October 18, 2009 in Features

Some dry facts about towels

When buying, higher costs don’t always mean higher quality
Ellen Warren Chicago Tribune
 
McClatchy-Tribune photo

Practice price-comparison savvy when shopping for new towels. McClatchy-Tribune
(Full-size photo)

Towel tips

Trust your hand. Give towels a good feel in the store before buying.

Wash towels before using for softness and maximum absorbency.

Fabric softeners in the wash cycle reduce absorbency; some dryer sheets make towels water-repellent, too.

Heavy towels often take longer to dry on the rack and in the dryer (using more energy).

Sheared or velour-type towels look good but are lousy for getting you dry.

“How’d you like the towel?” I asked a guy in my household.

“It was a towel,” he said.

“But was it better than the one you used yesterday?” I persisted.

“I forget.”

In a lot of families, towels get no respect. If they suck up water, they’re considered good enough.

But, it turns out, there’s much more to making good choices than that.

Determined to help you get the most dry for your dollar, I tried out a half-dozen towels at prices ranging from $4 to $30 and talked to experts about what to look for.

I didn’t need a towel expert to tell me the single most important thing I found out on my shopping expedition: Never pay full price. Somebody, somewhere always is holding a sale. Or is about to.

One example: I was about to plunk down the full $40 for a thick Macy’s Hotel Collection towel, but when I complained about the steep price, the salesman tipped me that the store soon would hold a one-day sale. I waited and paid $29.99 – 25 percent off.

Higher cost does not always mean higher quality. Do you get what you pay for? Is a $40 towel four times better than one that costs $10?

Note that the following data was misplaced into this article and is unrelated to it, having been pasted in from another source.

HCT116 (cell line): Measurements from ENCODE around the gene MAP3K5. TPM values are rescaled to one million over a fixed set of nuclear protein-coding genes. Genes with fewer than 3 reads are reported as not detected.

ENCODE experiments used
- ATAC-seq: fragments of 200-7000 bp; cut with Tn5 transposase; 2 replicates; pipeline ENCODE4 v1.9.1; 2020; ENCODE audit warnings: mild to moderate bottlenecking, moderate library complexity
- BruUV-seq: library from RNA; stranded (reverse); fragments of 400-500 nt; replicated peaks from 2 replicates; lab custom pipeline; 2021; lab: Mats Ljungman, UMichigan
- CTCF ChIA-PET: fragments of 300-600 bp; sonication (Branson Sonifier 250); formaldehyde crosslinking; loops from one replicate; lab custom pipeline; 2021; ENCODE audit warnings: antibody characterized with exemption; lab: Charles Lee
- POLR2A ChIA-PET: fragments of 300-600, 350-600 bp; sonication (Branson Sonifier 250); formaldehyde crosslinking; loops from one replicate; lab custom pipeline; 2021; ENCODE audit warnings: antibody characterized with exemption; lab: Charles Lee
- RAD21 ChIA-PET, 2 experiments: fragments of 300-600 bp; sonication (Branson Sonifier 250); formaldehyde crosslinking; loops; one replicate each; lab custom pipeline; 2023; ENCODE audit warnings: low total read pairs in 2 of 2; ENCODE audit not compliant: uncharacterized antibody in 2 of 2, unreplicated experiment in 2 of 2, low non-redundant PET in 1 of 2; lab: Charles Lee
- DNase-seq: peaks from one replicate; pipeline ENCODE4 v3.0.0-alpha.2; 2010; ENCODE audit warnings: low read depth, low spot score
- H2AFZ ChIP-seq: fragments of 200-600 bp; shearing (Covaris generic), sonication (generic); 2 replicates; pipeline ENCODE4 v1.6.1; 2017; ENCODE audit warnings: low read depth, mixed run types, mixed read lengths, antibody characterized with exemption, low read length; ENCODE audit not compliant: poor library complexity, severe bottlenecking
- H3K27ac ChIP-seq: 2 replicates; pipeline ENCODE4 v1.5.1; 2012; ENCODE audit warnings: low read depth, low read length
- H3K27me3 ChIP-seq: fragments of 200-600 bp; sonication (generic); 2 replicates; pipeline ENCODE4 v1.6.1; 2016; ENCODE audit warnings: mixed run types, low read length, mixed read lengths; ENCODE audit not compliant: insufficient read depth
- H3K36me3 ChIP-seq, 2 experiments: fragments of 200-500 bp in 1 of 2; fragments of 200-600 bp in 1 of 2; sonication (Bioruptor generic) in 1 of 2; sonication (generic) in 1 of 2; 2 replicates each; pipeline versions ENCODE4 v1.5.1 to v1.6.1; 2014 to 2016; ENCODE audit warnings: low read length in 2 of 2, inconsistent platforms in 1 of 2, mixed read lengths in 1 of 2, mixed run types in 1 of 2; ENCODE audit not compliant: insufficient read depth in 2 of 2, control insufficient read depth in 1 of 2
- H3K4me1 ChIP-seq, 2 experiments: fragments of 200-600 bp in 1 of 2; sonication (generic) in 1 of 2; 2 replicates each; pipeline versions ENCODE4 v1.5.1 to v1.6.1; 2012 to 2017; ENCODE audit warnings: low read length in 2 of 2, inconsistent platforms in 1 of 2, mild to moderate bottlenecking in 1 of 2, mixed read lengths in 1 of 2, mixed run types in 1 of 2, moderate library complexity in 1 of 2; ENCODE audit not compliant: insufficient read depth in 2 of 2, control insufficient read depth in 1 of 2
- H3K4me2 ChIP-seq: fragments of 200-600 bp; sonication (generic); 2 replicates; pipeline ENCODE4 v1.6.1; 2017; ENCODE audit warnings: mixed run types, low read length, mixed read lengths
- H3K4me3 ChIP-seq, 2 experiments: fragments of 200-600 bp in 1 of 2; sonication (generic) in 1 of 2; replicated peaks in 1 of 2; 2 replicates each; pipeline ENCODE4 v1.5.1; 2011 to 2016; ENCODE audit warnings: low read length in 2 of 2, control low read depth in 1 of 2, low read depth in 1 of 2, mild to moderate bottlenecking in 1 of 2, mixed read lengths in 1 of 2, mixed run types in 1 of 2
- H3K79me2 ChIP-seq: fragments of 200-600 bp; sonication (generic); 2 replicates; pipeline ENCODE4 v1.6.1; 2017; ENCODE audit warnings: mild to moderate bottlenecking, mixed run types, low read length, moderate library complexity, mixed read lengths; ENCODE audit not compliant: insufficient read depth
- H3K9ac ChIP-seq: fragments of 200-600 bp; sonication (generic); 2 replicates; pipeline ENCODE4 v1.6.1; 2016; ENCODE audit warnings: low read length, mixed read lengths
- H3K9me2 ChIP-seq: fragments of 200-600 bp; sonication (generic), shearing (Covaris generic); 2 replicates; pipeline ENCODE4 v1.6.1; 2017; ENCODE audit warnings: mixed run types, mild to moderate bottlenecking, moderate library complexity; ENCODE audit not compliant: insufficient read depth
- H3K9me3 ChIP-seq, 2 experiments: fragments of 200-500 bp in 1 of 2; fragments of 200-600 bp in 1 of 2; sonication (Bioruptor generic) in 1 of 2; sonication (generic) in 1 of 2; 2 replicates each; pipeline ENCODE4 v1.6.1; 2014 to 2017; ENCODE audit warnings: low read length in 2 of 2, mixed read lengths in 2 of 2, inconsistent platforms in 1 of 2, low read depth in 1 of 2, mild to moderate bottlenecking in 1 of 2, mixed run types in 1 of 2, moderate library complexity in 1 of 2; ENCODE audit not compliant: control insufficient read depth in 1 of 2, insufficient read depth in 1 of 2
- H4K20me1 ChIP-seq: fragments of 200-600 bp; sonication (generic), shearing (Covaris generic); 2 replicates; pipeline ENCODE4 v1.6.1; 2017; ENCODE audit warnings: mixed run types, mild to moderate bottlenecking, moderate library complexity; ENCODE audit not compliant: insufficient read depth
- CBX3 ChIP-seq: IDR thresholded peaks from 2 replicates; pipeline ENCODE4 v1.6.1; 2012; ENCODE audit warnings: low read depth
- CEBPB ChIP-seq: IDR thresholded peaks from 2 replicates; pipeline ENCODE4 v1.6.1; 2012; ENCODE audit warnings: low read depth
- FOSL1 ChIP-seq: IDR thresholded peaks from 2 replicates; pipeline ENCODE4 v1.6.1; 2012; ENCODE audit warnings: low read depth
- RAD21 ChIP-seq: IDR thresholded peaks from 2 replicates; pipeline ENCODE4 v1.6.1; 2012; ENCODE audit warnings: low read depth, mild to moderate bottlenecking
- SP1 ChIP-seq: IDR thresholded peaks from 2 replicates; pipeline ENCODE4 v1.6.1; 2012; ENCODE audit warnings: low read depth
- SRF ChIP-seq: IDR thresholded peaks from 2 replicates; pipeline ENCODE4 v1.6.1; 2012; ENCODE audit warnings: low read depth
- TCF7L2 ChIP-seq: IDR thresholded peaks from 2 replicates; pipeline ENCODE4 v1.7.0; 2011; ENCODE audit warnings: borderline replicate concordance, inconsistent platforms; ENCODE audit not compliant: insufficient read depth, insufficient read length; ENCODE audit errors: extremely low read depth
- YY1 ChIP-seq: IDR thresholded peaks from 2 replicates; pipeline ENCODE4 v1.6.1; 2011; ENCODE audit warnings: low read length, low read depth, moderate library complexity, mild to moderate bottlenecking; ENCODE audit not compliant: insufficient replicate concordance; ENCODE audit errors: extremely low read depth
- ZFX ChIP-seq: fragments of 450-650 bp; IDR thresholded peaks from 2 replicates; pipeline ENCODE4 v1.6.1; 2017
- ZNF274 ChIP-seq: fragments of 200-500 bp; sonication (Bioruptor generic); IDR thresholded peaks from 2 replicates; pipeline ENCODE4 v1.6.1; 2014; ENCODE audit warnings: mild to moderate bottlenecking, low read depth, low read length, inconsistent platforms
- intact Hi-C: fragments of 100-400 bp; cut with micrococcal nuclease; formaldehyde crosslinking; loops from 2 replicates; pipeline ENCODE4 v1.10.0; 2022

“I seriously doubt it – if your primary purpose is to absorb water,” says E. Linwood Wright III, a 53-year veteran of the U.S. textile industry.

“It has little to do with price. People sell pretty expensive towels that are pretty bad,” adds Tom Muscalino, a former president of two U.S. bath and bedding companies who now sells his private bedding and towels directly through thomasleeltd.com.

Walk into the bath department of any large department store and you will see dozens of choices, from well-known designers (Ralph Lauren) to familiar brands (Cannon) to store brands (Macy’s).

It’s daunting. How’s a customer to choose?

“It’s incredibly confusing, and the poor consumer doesn’t have a prayer knowing what they’re getting into,” Muscalino says. “It’s impossible to tell by the labels.”

Just because the towels are tagged Egyptian, Turkish or bamboo doesn’t necessarily make them better than others.

Before you make big investments, make a small investment, Wright and Muscalino advise. Buy a single towel – even a hand towel – and test it at home before buying in quantity.

Look for drying power on wet skin, softness and whether it leaves gobs of lint in the dryer filter after repeated washings.

Color matters, and not just as a matchy-matchy décor issue. White or light is dryer, softer. Wright says a white towel is likely to be more absorbent.

“A dark or brightly colored towel, unless it’s painstakingly dyed, is going to feel stiffer and harsher after one or two launderings,” Muscalino says.

Size matters too. If you want to wrap and tuck after you dry off, pay attention to the measurements on the label and to shrinkage in your home testing. (Too small? Consider the larger, more expensive bath sheet.)

After washing, the length difference between the biggest and smallest towels in my test was close to 10 inches.

And remember who will use them. A cheap, smallish towel might be fine for small kids or ’tweens who will use them to wipe off their bikes. Luxe heftier models have a hotel spa feel that will impress your guests.


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